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2012 - Summer Issue
Vida Buena
Article: Jasmine Evaristo
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Therapeutic massage has been habitually applied to nurse one's health, reduce stress and relieve muscle tension. Pregnant women have often been on the receiving end of ambivalent messages assessing the safety and purpose of prenatal massage from the health community. Modern research is demonstrating that prenatal massage therapy carries the potential to be instrumental in women's prenatal care, and should be given thoughtful consideration.

    Other potential benefits of prenatal massage:

Reduced back pain
Reduced joint pain
Improved circulation
Reduced edema
Reduced muscle tension and headaches
Reduced stress and anxiety
Improved oxygenation of soft tissues and muscles
Better sleep
  Women with the following conditions should speak with a health care provider prior to receiving a massage:

High risk pregnancy
Pregnancy induced hypertension (PIH)
Previous pre-term labor
Experiencing severe
swelling, high-blood
pressure, or sudden,
severe headaches
Recently gave birth
Studies indicate that massage therapy performed during pregnancy can reduce anxiety, decrease symptoms of depression, relieve muscle aches and joint pains, and improve labor outcomes and newborn health. Swedish massage is the recommended prenatal massage method during pregnancy as it attends to many common discomforts associated with the skeletal and circulatory changes brought on by hormone shifts during pregnancy.

Additionally, applied research has shown that hormone levels associated with relaxation and stress are significantly altered, promoting mood regulation and improved cardiovascular health when massage therapy is implemented into women's prenatal care. In women who received bi-weekly massages for only five weeks, hormones such as norepinephrine and cortisol (stress hormones) were reduced, and dopamine and serotonin levels were increased (low levels of these hormones are associated with depression). The changes in hormone levels also curtailed complications during birth, and alleviated instances of newborn complications, such as low birth weight. The evidence strongly supports maternal and newborn health benefits when massage therapy is incorporated into regular prenatal care.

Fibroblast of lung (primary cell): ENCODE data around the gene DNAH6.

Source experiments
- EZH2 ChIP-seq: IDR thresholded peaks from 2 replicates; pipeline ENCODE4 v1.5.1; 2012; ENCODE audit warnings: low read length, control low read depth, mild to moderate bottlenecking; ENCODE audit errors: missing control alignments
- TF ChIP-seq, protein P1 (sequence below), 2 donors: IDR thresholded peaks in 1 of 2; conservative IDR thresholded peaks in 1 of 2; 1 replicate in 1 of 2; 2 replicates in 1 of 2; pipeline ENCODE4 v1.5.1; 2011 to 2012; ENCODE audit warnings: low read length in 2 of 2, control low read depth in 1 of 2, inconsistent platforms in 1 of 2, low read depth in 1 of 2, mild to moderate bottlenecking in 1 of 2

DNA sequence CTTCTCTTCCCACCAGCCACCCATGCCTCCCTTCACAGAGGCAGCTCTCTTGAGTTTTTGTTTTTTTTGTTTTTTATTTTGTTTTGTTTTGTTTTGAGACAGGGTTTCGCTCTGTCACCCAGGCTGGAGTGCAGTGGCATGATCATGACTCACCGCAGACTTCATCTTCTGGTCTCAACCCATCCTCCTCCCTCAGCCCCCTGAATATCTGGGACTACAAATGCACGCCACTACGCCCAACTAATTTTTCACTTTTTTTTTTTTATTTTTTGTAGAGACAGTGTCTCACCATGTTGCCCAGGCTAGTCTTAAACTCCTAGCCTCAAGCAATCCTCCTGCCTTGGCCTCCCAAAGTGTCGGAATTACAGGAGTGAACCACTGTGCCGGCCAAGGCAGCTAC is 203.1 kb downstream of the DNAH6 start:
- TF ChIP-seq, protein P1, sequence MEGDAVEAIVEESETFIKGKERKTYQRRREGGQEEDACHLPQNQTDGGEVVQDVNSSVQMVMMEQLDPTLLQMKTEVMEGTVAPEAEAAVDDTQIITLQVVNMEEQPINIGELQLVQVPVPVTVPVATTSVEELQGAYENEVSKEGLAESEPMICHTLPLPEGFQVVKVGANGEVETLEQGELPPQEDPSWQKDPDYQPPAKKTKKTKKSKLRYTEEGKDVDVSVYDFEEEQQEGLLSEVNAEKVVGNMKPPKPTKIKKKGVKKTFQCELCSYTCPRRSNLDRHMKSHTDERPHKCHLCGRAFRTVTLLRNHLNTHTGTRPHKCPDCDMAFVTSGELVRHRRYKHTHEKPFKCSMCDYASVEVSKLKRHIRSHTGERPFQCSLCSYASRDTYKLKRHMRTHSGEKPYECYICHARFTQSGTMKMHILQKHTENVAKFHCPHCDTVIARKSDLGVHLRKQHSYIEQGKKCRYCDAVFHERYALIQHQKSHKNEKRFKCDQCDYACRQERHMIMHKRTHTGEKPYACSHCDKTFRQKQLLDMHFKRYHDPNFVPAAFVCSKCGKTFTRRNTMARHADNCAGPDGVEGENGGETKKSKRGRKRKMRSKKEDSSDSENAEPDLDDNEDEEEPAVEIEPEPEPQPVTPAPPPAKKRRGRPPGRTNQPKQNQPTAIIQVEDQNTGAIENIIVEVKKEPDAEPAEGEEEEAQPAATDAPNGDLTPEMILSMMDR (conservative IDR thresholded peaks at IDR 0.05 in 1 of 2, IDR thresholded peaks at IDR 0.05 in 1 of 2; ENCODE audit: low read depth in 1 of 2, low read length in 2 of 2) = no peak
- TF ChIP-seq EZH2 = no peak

Edema, or swelling of the joints during pregnancy, is often caused by reduced circulation and increased pressure on the major blood vessels by the heavy uterus. Massage therapy can stimulate soft tissues to reduce a collection of fluids in swollen joints, which also improves the removal of tissue waste carried by the body's lymph system.

Many women experience sciatic nerve pain in late pregnancy as the uterus rests on muscles of the pelvic floor and lower back. The pressure of the uterus spreads tension to the muscles of the upper and lower leg, causing them to swell and put pressure on nearby nerves. Massage therapy addresses the inflamed nerves by helping to relieve the tension on nearby muscles. Many women have experienced significant reduction in sciatic nerve pain during pregnancy using therapeutic massage.

As with any therapeutic approach to pregnancy wellness, women should discuss massage therapy with their prenatal care provider. The best way to address the risks of prenatal massage is to be informed and to work together with knowledgeable professionals.

A number of professionals deem the optimal position for a pregnant woman during massage is side-lying. It is crucial to seek care from a certified prenatal massage therapist. Certified therapists have received training beyond the national standards for massage, and these therapists know how to address specific pregnancy needs and sensitive areas of the body.

Trained prenatal or pregnancy massage therapists are aware of pressure points on the ankles and wrists that can gently stimulate pelvic muscles, including the uterus. Certified prenatal massage therapists are trained to avoid very specific and intentional pressure to specified areas during pregnancy. Any woman who has experienced pre-term contractions or consistent Braxton-Hicks contractions should alert her therapist to that fact so that pressure points can be avoided completely.

Women can choose to begin massage therapy at ay point in their pregnancy – during the first, second or third trimester. However, many facilities will refuse to offer massage to a woman who is still in her first trimester because of the increased miscarriage statistics associated with the first 12 weeks of pregnancy.

The benefits of massage therapy can improve overall prenatal health for many pregnant women. Along with the guidance and advice of a prenatal care provider, massage therapy can be incorporated into routine prenatal care as an emotional and physical health supplement proven to improve pregnancy outcome, and maternal health. Consult with your midwife or obstetrician before beginning any new therapeutic practice. ///
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